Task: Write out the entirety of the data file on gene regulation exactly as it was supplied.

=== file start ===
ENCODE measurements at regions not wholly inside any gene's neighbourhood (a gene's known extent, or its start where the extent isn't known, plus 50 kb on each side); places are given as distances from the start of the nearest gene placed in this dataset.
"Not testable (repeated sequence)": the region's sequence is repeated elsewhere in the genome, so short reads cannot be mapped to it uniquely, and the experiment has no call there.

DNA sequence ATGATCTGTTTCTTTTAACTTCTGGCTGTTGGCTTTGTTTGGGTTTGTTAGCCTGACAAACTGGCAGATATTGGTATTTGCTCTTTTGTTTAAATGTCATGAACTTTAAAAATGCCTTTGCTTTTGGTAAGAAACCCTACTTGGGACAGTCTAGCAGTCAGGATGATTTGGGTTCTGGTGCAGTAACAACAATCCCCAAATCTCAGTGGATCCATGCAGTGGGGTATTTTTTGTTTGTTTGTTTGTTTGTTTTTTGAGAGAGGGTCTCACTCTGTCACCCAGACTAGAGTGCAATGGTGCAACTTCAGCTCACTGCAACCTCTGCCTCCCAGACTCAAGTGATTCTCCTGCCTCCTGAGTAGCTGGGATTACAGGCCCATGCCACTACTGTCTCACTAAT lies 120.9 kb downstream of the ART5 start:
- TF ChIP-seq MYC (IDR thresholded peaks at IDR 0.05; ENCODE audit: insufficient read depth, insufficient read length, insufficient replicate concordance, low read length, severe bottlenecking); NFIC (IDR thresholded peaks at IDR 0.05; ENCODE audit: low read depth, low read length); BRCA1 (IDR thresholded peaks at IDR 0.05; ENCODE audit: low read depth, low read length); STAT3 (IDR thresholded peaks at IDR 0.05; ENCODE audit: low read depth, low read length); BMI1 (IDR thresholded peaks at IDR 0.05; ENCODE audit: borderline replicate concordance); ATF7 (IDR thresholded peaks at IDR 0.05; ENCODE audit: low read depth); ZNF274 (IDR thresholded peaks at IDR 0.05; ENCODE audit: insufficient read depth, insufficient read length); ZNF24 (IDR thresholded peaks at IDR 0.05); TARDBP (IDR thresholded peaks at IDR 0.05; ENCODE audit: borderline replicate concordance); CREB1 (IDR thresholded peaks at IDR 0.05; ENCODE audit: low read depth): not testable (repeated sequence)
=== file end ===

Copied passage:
ENCODE measurements at regions not wholly inside any gene's neighbourhood (a gene's known extent, or its start where the extent isn't known, plus 50 kb on each side); places are given as distances from the start of the nearest gene placed in this dataset.
"Not testable (repeated sequence)": the region's sequence is repeated elsewhere in the genome, so short reads cannot be mapped to it uniquely, and the experiment has no call there.

DNA sequence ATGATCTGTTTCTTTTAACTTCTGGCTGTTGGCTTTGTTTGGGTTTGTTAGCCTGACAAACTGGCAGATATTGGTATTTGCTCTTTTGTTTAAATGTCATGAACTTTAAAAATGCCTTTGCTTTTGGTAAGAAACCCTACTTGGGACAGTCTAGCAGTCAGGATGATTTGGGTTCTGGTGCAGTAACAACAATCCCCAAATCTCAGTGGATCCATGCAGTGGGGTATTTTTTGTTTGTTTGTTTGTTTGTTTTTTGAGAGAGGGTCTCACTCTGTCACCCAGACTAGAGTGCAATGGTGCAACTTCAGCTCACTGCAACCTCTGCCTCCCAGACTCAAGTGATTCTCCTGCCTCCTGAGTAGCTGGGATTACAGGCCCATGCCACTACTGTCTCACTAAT lies 120.9 kb downstream of the ART5 start:
- TF ChIP-seq MYC (IDR thresholded peaks at IDR 0.05; ENCODE audit: insufficient read depth, insufficient read length, insufficient replicate concordance, low read length, severe bottlenecking); NFIC (IDR thresholded peaks at IDR 0.05; ENCODE audit: low read depth, low read length); BRCA1 (IDR thresholded peaks at IDR 0.05; ENCODE audit: low read depth, low read length); STAT3 (IDR thresholded peaks at IDR 0.05; ENCODE audit: low read depth, low read length); BMI1 (IDR thresholded peaks at IDR 0.05; ENCODE audit: borderline replicate concordance); ATF7 (IDR thresholded peaks at IDR 0.05; ENCODE audit: low read depth); ZNF274 (IDR thresholded peaks at IDR 0.05; ENCODE audit: insufficient read depth, insufficient read length); ZNF24 (IDR thresholded peaks at IDR 0.05); TARDBP (IDR thresholded peaks at IDR 0.05; ENCODE audit: borderline replicate concordance); CREB1 (IDR thresholded peaks at IDR 0.05; ENCODE audit: low read depth): not testable (repeated sequence)